Litter trashes environment for us, those who will follow


Andrew San Juan

Wednesday, March 13, 2019

It is appalling to see the amount of garbage gathering on our city streets, but even more so, sometimes twice or three times the amount along our county roads. Every roadside and ditch seems to be littered with detritus of every kind, but the most common offenders that I have noticed have been plastic bottles, styrofoam cups, aluminum cans, plastic bags and foam packaging, often in that order. Occasionally, it is not uncommon to see entire filled trash bags along the highway.

Are people so apathetic that they casually throw these items out of their vehicle’s windows? Do people even care about the environment and the filth that they live in, and what their children and all other descendants will inherit? Have we as a society completely forgotten that there is only one Earth and that it is our job to maintain it, if not for our own survival, but for those who follow us?

I understand that this is not the most progressive part of the country, but think about it this way. This area was been trying to attract new businesses, industry and tourists. What kind of signal does it send to prospective employers, prospective workers and their families, tourists and even retirees — another core group of residents we are trying to lure to our area — when our roadsides, especially our main entrances into town along U.S. Highway 17 and 17 Bypass, are covered with garbage? Imagine how that reflects on us as citizens next time you are tempted to thoughtlessly toss out your next drink. How hard can it be to simply dispose of that item when you get home? How would you like it if someone chucked some garbage in your front yard? If the current situation is any indication, I am sure that some people around would not mind at all. A sign of the times, it seems.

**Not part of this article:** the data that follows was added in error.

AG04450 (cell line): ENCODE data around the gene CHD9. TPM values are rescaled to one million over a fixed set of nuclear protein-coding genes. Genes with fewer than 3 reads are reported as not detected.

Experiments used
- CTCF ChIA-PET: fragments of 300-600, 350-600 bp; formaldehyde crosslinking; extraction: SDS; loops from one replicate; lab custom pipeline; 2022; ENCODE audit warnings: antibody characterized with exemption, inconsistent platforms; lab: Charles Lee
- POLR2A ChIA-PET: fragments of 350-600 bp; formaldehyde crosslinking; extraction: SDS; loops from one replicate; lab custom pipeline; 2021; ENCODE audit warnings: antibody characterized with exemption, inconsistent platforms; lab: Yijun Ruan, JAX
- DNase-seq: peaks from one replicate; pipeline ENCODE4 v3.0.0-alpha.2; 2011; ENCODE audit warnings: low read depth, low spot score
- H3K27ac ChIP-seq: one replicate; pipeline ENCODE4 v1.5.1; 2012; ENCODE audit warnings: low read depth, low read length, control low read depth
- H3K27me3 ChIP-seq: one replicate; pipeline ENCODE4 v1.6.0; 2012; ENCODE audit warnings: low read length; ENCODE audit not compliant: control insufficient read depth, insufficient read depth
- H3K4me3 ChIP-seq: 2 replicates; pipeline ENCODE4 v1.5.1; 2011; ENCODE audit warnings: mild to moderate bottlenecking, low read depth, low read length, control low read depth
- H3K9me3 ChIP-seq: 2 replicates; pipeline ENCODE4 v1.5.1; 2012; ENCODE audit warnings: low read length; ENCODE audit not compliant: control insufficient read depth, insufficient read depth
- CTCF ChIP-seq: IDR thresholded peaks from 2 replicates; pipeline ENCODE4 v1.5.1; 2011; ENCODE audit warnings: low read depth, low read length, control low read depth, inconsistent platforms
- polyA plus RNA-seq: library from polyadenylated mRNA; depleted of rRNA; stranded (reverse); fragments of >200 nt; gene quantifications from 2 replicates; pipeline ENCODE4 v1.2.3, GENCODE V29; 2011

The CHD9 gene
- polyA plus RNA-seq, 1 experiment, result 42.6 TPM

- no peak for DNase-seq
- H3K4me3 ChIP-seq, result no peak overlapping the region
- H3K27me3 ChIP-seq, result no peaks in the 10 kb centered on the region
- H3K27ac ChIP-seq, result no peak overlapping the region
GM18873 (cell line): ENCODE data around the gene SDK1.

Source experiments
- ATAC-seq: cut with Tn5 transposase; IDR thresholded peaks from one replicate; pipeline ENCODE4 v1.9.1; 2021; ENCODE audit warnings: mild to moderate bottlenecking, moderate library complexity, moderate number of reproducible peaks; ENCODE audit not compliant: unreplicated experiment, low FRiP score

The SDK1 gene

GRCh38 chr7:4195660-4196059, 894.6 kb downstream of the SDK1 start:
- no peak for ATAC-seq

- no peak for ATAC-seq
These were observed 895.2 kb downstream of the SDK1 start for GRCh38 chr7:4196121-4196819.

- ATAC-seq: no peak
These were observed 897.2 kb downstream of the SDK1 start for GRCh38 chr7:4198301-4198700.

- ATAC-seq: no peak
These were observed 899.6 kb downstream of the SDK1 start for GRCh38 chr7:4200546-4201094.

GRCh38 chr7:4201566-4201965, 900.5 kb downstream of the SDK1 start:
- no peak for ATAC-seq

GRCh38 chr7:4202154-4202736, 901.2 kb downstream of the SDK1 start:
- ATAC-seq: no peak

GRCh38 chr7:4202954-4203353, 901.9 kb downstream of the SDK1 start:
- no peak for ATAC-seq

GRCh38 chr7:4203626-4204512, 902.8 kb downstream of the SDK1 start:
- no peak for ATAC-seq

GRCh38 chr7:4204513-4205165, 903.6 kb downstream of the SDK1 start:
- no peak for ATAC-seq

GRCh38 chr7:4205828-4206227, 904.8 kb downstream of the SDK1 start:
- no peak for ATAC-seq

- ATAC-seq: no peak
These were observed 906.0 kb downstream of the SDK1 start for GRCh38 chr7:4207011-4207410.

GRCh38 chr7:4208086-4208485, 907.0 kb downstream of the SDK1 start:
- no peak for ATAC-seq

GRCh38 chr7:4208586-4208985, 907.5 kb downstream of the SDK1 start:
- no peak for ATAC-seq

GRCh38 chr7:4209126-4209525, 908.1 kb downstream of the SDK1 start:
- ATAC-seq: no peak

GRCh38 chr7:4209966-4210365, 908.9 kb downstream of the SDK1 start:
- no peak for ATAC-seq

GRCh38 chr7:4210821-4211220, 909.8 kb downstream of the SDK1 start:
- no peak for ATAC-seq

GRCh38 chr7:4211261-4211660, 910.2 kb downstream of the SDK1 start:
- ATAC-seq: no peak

I know that this will probably rile a great number of people, but it is high time that North Carolina return to bottle deposit laws, as well as implement a statewide plastic bag ban, or at the very least, impose a 5- to 10-cent tax on disposable bags to foster expanded use of reusable bags.

Lastly, because county garbage pickup service does not exist, residents are responsible for taking their household waste to county recycling centers. It is during this transport process that I believe a significant amount of rural roadside litter occurs, typically because of an uncovered truck bed or unsecured cargo. How hard can it be to put a tarp on your truck, tie down lighter weight trash bags, or otherwise keep items from flying away on the way to the recycling center? Even if you do not personally care about the environment, do it for the benefit of your children and descendants, who will undoubtedly thank you. Don't be the ostrich generation.

Andrew San Juan

Elizabeth City